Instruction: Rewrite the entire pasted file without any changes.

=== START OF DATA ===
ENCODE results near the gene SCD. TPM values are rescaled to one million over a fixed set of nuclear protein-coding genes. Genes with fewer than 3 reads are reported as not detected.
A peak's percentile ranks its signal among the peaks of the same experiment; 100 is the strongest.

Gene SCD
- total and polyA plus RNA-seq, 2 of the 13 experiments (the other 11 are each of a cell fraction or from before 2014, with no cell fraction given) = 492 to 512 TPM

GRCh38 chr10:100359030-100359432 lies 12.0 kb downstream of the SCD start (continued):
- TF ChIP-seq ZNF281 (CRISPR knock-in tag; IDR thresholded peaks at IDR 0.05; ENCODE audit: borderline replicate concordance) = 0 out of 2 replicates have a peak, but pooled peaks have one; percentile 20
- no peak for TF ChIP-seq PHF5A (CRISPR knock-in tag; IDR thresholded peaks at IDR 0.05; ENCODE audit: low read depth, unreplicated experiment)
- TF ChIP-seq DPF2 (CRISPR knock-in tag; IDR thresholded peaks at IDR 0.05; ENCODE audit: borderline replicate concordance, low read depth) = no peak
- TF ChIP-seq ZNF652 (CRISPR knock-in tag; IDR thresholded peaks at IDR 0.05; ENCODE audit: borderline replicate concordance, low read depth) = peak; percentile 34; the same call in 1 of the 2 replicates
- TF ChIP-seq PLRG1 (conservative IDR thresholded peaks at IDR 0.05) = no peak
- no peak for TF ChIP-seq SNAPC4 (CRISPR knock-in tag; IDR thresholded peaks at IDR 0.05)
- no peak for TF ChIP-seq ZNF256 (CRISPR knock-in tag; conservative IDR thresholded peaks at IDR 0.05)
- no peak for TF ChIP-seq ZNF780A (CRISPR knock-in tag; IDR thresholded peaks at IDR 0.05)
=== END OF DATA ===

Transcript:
ENCODE results near the gene SCD. TPM values are rescaled to one million over a fixed set of nuclear protein-coding genes. Genes with fewer than 3 reads are reported as not detected.
A peak's percentile ranks its signal among the peaks of the same experiment; 100 is the strongest.

Gene SCD
- total and polyA plus RNA-seq, 2 of the 13 experiments (the other 11 are each of a cell fraction or from before 2014, with no cell fraction given) = 492 to 512 TPM

GRCh38 chr10:100359030-100359432 lies 12.0 kb downstream of the SCD start (continued):
- TF ChIP-seq ZNF281 (CRISPR knock-in tag; IDR thresholded peaks at IDR 0.05; ENCODE audit: borderline replicate concordance) = 0 out of 2 replicates have a peak, but pooled peaks have one; percentile 20
- no peak for TF ChIP-seq PHF5A (CRISPR knock-in tag; IDR thresholded peaks at IDR 0.05; ENCODE audit: low read depth, unreplicated experiment)
- TF ChIP-seq DPF2 (CRISPR knock-in tag; IDR thresholded peaks at IDR 0.05; ENCODE audit: borderline replicate concordance, low read depth) = no peak
- TF ChIP-seq ZNF652 (CRISPR knock-in tag; IDR thresholded peaks at IDR 0.05; ENCODE audit: borderline replicate concordance, low read depth) = peak; percentile 34; the same call in 1 of the 2 replicates
- TF ChIP-seq PLRG1 (conservative IDR thresholded peaks at IDR 0.05) = no peak
- no peak for TF ChIP-seq SNAPC4 (CRISPR knock-in tag; IDR thresholded peaks at IDR 0.05)
- no peak for TF ChIP-seq ZNF256 (CRISPR knock-in tag; conservative IDR thresholded peaks at IDR 0.05)
- no peak for TF ChIP-seq ZNF780A (CRISPR knock-in tag; IDR thresholded peaks at IDR 0.05)